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Real-time voice and to a greater extent unified communications have undergone a tremendous shift away from proprietary hardware and to a more open architecture leveraging a common Intel-based server platform. In addition to moving away from proprietary hardware, communications vendors are taking advantage of Linux as a replacement for proprietary operating systems. The reasons for this transition are significant. By moving to a more open software-based environment communications vendors are able to provide a more flexible and scalable architecture leveraging an open API to extend communications into the line-of-business application realm.

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In my previous posts regarding the 7 Core principles of Open Communications I focused on areas that were specific to platform architecture.
In this post, I want to talk about how you can successfully design, integrate, and maintain your platform so that you are getting the most of your solution.
Wrapping services around your UC platform choice is of great importance to ensuring your implementation is successful. From simple implementation of the core platform to integrating with other line of business applications, its important to have a methodology that is able to be repeated. A successful project starts with up front consulting and provides you, the customer, with the framework of how to proceed with your project.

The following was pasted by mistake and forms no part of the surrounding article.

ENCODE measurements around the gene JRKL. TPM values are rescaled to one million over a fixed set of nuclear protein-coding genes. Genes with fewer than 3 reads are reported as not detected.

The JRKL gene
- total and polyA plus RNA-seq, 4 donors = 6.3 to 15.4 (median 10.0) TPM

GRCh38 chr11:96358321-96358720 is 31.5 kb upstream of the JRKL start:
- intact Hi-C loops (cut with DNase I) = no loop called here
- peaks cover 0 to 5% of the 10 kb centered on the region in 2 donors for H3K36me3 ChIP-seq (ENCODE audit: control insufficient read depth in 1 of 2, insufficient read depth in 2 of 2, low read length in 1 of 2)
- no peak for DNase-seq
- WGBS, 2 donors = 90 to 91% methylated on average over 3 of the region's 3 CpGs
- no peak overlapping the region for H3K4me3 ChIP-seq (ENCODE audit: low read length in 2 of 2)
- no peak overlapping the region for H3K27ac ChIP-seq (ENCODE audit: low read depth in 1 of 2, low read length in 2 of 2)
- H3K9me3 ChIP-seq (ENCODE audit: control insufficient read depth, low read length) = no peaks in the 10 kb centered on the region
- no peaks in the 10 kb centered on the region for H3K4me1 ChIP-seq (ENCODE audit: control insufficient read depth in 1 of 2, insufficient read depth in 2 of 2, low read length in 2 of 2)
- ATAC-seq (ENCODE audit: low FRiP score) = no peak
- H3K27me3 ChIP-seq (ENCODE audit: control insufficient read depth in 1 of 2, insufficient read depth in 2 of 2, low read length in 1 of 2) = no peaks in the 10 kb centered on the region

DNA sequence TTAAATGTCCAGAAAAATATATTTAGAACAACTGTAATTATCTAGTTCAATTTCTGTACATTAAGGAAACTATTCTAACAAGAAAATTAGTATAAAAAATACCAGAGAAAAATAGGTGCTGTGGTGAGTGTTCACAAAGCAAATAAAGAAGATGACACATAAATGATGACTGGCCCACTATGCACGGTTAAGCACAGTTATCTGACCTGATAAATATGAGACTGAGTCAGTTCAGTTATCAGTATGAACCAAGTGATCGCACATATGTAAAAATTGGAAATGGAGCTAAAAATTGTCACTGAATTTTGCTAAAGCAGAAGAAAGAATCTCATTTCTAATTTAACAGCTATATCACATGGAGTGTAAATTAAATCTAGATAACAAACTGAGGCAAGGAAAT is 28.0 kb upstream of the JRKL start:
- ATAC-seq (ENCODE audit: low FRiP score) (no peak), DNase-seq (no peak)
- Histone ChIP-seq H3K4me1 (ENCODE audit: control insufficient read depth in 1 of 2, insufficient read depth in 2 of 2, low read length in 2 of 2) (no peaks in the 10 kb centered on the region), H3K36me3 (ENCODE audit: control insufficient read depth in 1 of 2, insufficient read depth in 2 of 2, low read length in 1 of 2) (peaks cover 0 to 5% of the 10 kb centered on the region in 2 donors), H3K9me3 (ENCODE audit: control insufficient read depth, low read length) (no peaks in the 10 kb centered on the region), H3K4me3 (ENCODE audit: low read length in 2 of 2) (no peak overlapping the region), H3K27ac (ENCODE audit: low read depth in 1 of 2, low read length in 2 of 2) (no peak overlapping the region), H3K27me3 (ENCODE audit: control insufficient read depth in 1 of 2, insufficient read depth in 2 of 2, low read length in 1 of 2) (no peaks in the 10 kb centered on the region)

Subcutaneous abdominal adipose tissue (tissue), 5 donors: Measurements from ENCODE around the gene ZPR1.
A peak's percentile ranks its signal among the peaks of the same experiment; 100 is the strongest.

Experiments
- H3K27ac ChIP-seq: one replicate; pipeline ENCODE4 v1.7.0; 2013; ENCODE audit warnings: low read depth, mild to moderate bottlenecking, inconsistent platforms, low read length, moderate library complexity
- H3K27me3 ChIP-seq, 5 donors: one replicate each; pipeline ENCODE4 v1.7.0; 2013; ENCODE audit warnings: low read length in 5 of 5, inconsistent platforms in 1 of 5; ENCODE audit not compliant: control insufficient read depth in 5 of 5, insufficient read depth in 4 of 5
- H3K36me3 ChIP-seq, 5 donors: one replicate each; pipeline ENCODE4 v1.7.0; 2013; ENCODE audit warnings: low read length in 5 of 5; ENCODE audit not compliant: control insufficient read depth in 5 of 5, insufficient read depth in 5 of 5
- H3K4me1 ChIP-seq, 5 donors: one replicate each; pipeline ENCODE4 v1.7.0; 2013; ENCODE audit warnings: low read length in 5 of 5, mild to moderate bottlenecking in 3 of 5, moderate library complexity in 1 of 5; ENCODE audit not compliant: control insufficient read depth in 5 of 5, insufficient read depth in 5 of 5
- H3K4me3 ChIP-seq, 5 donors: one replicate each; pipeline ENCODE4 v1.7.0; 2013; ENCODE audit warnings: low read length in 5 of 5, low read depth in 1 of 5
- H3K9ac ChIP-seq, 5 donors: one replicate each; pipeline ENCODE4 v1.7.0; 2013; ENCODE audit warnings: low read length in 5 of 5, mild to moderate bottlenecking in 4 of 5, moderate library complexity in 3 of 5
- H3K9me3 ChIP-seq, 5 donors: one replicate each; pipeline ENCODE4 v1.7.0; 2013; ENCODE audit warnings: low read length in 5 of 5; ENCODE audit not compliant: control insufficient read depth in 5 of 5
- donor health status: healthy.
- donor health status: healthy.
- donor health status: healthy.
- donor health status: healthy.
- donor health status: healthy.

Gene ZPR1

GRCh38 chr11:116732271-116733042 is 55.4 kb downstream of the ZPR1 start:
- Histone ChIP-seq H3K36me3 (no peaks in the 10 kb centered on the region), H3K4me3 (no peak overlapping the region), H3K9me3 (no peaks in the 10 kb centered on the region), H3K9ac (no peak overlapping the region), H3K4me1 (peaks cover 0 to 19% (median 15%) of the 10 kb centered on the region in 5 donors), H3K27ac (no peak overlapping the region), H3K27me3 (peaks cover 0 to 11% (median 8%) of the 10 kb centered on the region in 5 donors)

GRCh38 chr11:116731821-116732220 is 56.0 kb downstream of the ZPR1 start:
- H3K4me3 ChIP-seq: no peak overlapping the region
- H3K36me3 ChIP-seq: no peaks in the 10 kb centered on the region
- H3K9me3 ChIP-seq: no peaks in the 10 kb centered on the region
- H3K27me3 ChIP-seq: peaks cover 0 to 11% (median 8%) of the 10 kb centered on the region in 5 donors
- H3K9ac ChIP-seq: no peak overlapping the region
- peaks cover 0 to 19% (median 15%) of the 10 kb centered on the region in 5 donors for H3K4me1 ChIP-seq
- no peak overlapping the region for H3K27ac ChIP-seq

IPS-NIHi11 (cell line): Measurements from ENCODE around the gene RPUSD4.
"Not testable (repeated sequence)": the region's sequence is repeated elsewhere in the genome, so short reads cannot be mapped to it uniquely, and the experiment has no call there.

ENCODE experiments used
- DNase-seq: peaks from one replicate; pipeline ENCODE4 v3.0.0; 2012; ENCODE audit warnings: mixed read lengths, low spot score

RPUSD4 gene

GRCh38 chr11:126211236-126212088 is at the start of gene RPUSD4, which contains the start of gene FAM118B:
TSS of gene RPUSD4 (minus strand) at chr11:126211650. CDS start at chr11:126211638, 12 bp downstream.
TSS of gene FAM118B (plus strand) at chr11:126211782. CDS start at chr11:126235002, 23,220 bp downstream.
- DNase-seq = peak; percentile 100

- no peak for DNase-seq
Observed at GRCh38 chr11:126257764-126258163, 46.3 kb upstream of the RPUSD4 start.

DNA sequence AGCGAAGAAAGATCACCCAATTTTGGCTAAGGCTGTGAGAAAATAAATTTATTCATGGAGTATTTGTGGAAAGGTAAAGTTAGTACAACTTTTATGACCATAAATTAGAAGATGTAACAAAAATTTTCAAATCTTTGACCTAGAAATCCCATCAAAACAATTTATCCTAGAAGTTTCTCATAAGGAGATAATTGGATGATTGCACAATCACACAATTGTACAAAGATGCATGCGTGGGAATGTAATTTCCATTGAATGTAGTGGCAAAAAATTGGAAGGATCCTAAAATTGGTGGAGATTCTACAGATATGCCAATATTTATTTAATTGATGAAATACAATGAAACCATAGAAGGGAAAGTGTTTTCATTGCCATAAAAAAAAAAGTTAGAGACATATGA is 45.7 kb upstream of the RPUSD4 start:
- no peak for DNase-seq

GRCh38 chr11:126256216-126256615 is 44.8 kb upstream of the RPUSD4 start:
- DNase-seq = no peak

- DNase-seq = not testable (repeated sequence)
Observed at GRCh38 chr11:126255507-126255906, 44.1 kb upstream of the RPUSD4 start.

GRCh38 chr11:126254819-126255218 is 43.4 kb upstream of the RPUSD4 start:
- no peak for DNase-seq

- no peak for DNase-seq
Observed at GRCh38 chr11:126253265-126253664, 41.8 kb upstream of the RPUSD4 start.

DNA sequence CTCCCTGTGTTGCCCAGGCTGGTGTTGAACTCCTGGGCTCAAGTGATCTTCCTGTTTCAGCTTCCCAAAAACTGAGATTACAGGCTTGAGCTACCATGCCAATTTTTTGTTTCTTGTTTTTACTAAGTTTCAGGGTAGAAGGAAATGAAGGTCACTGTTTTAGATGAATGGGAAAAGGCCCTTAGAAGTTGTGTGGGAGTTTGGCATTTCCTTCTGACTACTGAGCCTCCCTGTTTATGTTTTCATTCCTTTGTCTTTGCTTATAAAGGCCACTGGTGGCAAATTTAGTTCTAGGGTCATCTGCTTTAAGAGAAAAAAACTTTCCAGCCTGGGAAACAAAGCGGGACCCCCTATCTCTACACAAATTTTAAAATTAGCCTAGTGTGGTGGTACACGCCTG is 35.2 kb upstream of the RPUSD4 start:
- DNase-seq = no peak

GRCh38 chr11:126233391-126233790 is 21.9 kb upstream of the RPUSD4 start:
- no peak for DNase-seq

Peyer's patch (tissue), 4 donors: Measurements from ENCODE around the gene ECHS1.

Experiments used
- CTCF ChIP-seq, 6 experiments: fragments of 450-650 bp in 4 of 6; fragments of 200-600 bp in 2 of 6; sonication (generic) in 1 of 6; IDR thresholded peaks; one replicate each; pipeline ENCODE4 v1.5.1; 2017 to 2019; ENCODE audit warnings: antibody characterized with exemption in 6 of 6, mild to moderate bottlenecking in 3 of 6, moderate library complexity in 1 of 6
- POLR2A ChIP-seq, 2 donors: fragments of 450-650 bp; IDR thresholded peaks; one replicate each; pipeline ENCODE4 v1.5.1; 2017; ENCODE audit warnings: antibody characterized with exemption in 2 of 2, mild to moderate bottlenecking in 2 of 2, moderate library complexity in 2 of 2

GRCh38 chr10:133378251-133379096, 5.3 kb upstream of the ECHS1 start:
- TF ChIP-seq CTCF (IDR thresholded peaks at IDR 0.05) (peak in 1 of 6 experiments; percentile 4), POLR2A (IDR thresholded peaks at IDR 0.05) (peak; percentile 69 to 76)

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As UC enters into a more mature phase in the market, it might seem too late for a Taxonomy that describes all of the various acronyms, vendor positioning, deployment scenarios, and peripheral components that define the overall market. From the many customer meetings I have attended as well as analyst/consultant interactions, I still believe its probably useful to undertake the exercise. Part of what is holding up mass adoption of Unified Communications is that it encompasses a vast array of terminology and technologies that are daunting to many customers. Beyond defining UC, it would be incredibly helpful to give customers a navigation tool that would in effect spell it out in plain terms. Continue Reading...

Today I am happy to have Matt Hartley from our Solutions Engineering Group provide a great guest blog on the topic of UC and Social Networking. Thanks Matt for this informative post.